In fact, students who have already gotten their feet wet in a professional setting often have boosted confidence, an increased understanding of the expectations in a professional workplace, and added insights into what career fields seem fulfilling and interesting to them.
Then, connect the solution to what's learned in school and explain a goal realized as a result. Few take that approach," says Jager-Hyman, who has worked as a college-admissions officer.
"You want to present yourself in a positive light, but it makes you human and shows you being self aware." Since the internship will be listed elsewhere on the application, only include it in an essay if you will be adding new information that tells the college something more about you, says Jager-Hyman.
She tells student to think about: "What have I done as a result of the experience?
" The essay is a chance for students to tell their individual stories and try to stand out from the rest of the crowd.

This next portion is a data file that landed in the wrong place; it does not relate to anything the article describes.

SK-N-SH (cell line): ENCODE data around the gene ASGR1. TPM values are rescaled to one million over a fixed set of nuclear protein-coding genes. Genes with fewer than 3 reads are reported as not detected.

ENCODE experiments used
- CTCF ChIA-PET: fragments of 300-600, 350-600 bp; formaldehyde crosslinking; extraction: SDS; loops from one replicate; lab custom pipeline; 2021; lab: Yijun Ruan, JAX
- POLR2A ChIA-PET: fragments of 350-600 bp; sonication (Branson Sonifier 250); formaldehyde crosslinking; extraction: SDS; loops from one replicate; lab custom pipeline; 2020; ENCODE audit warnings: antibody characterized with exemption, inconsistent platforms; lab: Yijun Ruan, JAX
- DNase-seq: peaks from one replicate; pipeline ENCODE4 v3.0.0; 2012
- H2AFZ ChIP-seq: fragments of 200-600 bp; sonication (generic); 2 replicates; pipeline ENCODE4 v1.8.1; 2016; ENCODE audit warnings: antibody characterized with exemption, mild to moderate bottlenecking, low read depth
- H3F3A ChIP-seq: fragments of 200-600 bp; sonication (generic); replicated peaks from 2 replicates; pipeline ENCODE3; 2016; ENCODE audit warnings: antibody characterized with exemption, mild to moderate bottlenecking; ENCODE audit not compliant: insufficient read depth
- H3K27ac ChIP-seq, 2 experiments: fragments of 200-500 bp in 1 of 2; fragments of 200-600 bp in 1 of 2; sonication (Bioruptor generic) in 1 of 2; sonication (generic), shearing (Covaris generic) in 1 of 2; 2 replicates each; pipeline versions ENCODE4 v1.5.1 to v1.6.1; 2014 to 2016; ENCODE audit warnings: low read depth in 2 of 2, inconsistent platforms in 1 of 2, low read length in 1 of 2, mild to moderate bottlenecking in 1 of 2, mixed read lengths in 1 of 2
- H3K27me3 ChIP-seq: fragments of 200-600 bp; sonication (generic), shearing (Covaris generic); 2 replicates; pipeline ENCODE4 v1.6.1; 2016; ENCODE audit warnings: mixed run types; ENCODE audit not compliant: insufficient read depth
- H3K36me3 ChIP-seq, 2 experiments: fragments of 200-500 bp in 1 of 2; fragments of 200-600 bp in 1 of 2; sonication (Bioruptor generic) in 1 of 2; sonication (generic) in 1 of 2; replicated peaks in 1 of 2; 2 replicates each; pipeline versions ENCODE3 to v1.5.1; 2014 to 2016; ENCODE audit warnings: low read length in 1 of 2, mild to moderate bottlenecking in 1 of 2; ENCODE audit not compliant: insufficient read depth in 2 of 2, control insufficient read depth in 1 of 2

If the internship wasn't a particularly meaningful experience, don't feel compelled to write about it in an essay, she adds.
And remember, the essay is just a portion of your overall application.
"Essays that focus on a specific aspect of the internshipa memorable moment, a lesson learned, an ethical dilemmaare often more interesting than those that take a wider view," says Sally Rubenstone, senior advisor for College and co-author of .
Broad narratives about a summer experience tend to sound superficial and cliche, she says.
This includes the personal and professional connections you’ve already established.
Be open about your search for an internship in certain fields and discuss your search with anyone who will listen.